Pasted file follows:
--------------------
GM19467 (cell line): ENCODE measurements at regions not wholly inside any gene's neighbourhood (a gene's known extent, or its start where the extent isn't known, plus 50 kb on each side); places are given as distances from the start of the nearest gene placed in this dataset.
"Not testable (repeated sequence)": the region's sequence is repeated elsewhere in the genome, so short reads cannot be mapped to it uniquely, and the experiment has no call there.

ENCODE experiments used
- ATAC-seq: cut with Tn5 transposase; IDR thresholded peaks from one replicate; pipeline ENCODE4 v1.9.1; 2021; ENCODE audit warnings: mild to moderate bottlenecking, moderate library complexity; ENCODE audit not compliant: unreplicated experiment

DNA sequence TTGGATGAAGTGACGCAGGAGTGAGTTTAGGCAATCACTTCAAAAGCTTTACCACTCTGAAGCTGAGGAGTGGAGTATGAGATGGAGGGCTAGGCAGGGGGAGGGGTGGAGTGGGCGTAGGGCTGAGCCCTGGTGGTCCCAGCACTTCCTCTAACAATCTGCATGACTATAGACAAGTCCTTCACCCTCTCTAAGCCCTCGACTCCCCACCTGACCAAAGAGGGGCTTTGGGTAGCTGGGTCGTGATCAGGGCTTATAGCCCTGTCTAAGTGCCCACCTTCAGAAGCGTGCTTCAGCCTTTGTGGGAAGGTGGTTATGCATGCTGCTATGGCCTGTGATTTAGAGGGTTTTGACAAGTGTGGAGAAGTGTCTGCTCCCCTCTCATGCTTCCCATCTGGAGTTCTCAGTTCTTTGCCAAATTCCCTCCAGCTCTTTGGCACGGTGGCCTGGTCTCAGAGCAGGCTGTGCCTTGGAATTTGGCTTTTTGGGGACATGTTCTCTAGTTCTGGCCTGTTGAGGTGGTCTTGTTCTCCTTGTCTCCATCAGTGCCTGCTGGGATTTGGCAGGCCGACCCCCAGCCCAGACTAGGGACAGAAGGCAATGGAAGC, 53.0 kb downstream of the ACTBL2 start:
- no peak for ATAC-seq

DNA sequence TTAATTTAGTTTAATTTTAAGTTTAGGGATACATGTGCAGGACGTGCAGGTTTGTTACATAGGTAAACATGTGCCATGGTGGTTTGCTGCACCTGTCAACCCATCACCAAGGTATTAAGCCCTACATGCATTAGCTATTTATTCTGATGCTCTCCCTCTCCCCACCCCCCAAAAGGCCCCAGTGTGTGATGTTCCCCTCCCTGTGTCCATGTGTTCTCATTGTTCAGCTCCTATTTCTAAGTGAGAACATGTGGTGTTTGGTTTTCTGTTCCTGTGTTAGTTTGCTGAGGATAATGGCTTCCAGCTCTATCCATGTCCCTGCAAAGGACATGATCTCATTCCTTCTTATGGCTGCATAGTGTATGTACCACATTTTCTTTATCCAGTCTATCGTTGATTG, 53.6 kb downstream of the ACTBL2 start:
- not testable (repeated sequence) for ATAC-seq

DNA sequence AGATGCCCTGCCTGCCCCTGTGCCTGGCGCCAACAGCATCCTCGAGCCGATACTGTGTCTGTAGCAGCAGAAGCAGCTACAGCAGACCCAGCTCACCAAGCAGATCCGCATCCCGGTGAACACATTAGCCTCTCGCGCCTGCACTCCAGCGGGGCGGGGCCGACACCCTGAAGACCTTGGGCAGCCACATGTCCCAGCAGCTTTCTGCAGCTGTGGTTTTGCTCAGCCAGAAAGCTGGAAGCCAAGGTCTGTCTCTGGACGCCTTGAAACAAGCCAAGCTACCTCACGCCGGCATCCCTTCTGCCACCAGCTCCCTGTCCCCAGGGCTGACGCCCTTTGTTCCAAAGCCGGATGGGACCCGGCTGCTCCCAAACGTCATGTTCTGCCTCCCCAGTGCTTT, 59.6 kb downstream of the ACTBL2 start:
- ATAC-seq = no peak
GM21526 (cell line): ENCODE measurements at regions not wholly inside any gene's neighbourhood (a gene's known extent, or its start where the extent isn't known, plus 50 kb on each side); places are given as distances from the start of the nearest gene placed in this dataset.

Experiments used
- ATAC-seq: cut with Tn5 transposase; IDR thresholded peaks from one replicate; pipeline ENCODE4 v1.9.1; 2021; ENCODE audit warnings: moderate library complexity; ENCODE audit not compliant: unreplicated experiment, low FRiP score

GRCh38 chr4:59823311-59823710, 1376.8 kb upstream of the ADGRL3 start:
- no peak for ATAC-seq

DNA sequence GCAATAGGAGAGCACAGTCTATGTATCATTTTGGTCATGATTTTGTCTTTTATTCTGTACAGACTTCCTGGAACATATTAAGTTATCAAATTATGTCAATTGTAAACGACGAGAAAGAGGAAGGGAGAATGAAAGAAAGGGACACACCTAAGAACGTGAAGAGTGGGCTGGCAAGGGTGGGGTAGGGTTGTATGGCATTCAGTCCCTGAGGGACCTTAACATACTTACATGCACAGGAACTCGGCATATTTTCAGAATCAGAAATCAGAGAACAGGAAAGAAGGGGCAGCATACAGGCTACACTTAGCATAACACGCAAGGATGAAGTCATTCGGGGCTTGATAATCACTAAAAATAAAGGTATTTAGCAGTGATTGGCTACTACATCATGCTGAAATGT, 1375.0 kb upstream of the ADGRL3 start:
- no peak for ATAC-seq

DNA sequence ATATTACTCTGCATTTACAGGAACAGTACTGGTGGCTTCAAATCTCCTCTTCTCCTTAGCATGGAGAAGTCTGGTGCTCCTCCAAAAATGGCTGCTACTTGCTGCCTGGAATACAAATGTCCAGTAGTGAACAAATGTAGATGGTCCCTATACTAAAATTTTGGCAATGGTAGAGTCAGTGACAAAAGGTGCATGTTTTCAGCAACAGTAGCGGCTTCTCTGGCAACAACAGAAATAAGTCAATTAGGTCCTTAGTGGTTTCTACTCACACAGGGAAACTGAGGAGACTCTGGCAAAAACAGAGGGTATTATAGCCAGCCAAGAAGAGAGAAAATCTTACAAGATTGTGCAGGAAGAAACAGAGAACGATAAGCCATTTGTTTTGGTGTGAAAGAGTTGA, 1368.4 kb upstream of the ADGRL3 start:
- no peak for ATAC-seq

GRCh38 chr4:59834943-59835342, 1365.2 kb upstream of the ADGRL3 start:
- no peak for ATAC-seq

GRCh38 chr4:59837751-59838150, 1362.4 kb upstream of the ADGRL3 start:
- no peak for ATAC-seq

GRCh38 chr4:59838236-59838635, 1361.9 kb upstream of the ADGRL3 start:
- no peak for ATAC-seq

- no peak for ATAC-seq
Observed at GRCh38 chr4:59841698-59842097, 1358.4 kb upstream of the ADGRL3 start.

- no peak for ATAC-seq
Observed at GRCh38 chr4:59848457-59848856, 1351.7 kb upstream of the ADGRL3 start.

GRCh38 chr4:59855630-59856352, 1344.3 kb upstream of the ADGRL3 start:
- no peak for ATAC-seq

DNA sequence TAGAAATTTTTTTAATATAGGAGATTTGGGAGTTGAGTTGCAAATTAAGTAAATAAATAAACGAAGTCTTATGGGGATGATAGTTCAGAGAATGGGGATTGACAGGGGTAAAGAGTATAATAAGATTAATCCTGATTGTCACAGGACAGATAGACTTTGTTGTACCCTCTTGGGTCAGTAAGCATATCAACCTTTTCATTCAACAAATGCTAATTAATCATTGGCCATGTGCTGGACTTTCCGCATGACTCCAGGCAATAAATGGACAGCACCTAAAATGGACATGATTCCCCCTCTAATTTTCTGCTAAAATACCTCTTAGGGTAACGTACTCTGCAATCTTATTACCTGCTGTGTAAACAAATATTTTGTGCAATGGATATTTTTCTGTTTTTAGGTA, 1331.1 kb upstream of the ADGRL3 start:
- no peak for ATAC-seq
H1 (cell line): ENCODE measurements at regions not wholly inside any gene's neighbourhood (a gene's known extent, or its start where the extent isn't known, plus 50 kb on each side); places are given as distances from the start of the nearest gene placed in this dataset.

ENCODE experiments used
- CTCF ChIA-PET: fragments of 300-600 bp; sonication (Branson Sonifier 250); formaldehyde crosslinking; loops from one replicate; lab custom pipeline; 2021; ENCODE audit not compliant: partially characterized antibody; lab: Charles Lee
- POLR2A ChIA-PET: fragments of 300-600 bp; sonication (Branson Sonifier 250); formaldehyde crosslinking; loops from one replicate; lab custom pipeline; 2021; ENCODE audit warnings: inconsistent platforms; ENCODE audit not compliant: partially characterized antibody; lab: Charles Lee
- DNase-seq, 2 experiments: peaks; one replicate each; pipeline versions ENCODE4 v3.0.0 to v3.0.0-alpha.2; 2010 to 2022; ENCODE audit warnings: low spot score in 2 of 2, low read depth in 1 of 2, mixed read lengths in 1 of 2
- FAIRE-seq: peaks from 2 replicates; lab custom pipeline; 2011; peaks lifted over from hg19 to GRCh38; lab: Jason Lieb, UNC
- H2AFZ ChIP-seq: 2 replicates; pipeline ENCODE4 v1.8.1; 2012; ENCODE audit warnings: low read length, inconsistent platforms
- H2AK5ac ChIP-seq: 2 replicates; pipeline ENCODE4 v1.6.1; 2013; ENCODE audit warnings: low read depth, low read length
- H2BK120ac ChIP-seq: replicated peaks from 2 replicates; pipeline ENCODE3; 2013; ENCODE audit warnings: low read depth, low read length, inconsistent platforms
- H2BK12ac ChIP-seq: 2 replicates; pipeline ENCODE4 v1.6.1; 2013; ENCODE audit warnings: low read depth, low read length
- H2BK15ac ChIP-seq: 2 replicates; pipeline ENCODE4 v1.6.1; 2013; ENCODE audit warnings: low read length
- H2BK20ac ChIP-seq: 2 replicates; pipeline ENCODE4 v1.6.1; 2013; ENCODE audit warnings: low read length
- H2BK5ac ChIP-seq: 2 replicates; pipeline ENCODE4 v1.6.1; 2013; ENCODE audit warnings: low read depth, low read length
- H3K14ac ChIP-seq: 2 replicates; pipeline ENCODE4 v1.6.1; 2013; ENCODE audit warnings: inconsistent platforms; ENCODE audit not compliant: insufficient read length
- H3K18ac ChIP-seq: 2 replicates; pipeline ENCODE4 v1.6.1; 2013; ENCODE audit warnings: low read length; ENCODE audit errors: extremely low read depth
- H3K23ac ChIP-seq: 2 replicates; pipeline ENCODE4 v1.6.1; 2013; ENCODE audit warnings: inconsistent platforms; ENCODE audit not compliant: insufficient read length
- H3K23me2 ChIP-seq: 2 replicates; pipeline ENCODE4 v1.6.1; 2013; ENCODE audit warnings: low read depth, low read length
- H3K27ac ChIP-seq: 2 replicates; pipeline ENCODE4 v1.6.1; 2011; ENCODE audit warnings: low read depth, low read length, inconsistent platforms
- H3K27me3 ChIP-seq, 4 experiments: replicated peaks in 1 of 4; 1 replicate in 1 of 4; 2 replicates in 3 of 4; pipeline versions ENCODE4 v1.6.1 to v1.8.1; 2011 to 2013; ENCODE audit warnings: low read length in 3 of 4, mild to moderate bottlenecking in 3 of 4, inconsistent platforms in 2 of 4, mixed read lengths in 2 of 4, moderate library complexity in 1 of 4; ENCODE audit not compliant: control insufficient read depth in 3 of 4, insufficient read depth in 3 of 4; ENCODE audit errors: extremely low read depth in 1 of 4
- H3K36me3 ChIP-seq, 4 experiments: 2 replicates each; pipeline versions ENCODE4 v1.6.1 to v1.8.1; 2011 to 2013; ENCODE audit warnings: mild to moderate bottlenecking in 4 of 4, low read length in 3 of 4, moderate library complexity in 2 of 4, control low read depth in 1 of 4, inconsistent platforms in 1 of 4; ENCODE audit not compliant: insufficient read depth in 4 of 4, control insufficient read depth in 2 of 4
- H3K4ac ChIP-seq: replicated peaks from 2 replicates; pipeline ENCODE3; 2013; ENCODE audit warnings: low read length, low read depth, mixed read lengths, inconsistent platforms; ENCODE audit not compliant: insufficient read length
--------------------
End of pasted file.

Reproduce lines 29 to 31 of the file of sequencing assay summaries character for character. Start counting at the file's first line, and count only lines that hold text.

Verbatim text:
Observed at GRCh38 chr4:59848457-59848856, 1351.7 kb upstream of the ADGRL3 start.

GRCh38 chr4:59855630-59856352, 1344.3 kb upstream of the ADGRL3 start:
- no peak for ATAC-seq